What, there's no Nobel in Latkes? Well there should be.
These were extremely successful.
These are amazing hot.
Even a bit stale at a potluck they were appreciated.
Two sweet potatoes
About the same amount of waxy (red or Yukon gold) potatoes
A half a beet
A medium sized peeled yellow onion
2 Tbsp ground flax seed (or 2 beaten eggs)
Chick pea flour (maybe a cup?)
Better than bouillon Not-Chicken (or other bouillon concentrate) 1 tsp
Black pepper and salt to taste
MAKE THE BATTER
Peel and coarsely grate sweet potatoes. Microwave for about 5 minutes until almost cooked.
Peel and coarsely grate beet. Microwave for about 2 minutes until almost cooked.
Let them cool a bit.
Corasely grate potatoes (not necessary to peel)
Drain potatoes in colander, squeezing out excess moisture.
Peel onion and grate on finest side of box grater. This is quite tedious.
You should get a sort of oniony slush. Drain as much onion juice as you can from the slush in a fine-grain sieve.
(Running the onion through a food processor is less satisfactory but much easier. You will get a stronger onion flavor as the juice won't separate. You may want to use less, maybe half an onion.)
If not using eggs:
Bring 1/2 cup water to a vigorous boil in small pot. Reduce heat.
Add flax, and bring back to a slow boil.
Whisk vigorously for about 2 minutes, to form a sticky substance.
Combine root vegetables and onion in large mixing bowl.
Add chick pea flour until the vegetables clump together. I think about a cup.
Add seasonings and flax or eggs and mix thoroughly.
FRY EM UP
The hard part is getting the oil to the right temperature.
Pour oil into a large, good, smooth or non-stick pan to cover bottom to at least 1/4 inch. If you don't have a good pan, don't bother trying this.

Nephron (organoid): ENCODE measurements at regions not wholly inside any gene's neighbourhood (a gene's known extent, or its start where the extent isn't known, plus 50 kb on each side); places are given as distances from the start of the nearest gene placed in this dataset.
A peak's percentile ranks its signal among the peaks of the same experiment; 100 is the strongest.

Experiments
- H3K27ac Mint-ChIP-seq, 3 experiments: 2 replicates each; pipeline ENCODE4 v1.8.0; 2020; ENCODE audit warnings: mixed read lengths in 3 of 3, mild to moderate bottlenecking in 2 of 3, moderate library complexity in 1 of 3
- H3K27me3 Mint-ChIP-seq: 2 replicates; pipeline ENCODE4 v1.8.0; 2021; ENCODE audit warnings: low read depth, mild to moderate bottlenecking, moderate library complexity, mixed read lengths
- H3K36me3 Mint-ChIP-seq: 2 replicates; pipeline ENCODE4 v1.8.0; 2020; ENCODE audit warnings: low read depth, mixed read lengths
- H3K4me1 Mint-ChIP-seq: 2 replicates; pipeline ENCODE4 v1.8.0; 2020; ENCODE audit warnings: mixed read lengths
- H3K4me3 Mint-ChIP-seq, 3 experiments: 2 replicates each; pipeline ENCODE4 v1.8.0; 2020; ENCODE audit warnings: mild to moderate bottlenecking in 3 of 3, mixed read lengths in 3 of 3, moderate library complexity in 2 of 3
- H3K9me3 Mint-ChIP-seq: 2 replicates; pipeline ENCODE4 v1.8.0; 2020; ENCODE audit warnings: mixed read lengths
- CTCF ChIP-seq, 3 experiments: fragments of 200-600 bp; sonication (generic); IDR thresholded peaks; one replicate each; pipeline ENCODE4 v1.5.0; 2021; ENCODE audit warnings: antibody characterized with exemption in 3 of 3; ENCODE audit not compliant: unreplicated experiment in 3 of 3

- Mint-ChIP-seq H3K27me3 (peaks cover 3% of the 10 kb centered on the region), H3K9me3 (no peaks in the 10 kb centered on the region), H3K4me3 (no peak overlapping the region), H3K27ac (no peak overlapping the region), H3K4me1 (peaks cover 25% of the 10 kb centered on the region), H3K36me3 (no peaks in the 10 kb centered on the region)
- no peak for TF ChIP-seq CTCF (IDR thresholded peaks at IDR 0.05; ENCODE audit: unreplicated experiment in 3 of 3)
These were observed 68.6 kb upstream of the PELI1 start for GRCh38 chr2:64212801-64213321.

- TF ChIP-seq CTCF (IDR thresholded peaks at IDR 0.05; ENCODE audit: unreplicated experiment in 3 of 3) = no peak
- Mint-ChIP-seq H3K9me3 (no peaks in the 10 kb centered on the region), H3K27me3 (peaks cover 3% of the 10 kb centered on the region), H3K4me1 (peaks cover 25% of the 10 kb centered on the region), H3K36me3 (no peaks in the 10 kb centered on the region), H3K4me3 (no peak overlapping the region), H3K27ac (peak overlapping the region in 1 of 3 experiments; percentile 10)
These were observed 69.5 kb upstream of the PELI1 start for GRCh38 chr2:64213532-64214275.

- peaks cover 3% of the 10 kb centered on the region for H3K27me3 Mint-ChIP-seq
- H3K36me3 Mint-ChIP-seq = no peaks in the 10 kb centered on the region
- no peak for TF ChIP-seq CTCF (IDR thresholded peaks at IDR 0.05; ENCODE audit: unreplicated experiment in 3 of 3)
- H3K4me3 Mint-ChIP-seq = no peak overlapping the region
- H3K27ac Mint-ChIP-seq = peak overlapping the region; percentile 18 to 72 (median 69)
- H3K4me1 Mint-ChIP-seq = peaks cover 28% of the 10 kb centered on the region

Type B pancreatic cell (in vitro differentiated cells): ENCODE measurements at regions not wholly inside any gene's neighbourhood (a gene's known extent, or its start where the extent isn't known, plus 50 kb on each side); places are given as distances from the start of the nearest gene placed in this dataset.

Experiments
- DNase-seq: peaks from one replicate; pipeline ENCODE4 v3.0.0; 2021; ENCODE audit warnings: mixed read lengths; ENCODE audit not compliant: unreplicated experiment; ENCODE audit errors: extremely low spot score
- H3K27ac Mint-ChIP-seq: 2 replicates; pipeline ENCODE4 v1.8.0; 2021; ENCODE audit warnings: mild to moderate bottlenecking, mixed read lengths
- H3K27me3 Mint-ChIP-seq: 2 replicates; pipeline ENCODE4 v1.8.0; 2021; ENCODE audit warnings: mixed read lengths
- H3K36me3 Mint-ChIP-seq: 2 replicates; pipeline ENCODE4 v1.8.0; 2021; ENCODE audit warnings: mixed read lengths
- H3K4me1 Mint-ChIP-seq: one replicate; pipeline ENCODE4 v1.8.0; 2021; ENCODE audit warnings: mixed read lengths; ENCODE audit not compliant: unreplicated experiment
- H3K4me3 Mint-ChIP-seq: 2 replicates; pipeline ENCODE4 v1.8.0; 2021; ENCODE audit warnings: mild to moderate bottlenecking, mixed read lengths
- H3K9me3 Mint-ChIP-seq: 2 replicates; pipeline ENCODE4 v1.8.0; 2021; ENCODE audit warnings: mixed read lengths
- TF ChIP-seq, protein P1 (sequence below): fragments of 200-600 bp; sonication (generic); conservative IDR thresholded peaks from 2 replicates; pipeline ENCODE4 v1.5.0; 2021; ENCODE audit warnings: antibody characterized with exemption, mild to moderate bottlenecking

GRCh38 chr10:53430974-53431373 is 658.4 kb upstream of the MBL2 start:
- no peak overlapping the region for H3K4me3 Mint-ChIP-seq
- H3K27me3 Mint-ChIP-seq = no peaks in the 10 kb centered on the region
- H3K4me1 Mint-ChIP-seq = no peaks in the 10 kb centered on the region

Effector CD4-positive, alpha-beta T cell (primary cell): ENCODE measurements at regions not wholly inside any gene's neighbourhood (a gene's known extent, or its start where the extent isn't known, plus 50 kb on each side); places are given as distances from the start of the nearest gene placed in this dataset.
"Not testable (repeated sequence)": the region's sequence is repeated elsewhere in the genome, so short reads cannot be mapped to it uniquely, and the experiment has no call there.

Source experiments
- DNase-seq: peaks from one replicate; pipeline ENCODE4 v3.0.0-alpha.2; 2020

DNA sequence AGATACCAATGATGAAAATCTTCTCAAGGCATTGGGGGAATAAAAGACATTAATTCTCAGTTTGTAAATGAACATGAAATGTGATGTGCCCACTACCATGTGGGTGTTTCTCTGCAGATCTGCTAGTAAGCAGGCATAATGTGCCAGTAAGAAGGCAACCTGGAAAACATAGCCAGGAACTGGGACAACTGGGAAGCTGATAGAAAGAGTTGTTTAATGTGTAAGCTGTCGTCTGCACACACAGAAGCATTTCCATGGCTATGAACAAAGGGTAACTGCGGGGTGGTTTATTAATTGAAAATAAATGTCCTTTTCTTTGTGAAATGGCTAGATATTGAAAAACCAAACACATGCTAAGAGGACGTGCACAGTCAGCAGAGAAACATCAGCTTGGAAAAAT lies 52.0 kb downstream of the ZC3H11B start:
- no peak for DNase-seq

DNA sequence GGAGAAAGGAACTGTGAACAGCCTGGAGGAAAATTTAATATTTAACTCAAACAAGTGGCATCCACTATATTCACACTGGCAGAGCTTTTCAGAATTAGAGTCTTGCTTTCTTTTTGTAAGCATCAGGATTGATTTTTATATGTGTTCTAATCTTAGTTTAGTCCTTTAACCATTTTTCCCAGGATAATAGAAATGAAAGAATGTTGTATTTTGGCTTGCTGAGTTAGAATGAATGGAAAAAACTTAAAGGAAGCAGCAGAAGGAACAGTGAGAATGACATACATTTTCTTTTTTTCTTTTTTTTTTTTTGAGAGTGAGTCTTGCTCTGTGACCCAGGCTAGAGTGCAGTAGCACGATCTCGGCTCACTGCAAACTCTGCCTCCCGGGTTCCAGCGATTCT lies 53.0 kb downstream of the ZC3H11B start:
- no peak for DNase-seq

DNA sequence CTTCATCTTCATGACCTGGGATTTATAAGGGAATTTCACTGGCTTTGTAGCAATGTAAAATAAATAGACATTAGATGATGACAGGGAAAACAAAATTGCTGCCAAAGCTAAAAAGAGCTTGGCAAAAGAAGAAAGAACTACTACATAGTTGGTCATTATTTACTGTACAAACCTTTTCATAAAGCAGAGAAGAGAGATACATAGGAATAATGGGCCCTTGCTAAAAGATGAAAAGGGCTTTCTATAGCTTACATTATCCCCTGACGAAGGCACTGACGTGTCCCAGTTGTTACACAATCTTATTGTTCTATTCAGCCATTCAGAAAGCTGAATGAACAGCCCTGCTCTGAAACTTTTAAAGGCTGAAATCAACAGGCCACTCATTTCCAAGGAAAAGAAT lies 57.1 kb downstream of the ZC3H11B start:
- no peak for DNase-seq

Heat oil, medium hot.
Put a small amount of test batter in oil. It should sizzle but not spatter. If it doesn't sizzle you'll get a greasy mess. It it spatters you'll get a coal lump before the pancake cooks through.
When you think the oil is the right temperature, make a test latke.
Drop about 2 tbsp of batter into the oil. Be careful - if oil is too hot this can be dangerous - keep your face a good distance from pan.
Flatten batter to thickness of about 1/2 inch. Ideally half the latke is in the oil and half not.
Wait until the edges are quite dark, and flip. Ideally do not flip a latke more than once. (I am not sure but I think about 4 minutes for one side, 3 for the other.)
Do NOT flip the latke before pushing on one side of the latke with the spatula loosens the whole bottom and moves the entire latke. If it just squishes a bit, it is too soon to flip. Once it doesn't squish but slides, you still want to give it about a minute. Flip.
The outside of the latke should be mottled dark brown and crispy. If it is soggy, your oil is too cool or you flipped too soon. If it is black, your oil is too hot or you cooked too long.
Wait a couple of minutes and taste. Decide if it is delicious.
Is it delicious? Make a batch of 4 or 5 in your pan.
Is it not delicious? Adjust your strategy and try again with a single latke.
These things are greasy, so they absorb some oil. As you make batches, adding oil and getting it up to the right temperature is something you will get to practice.
This recipe makes a whole lot of latkes.
Serve with sour cream or vegan sour cream. Have some applesauce on hand for random goyim that think that is how to serve potato pancakes.
Note: latkes can be vegan but they cannot be health food. Also, let's face it, they are worth it, but a lot of trouble. Once a year, please.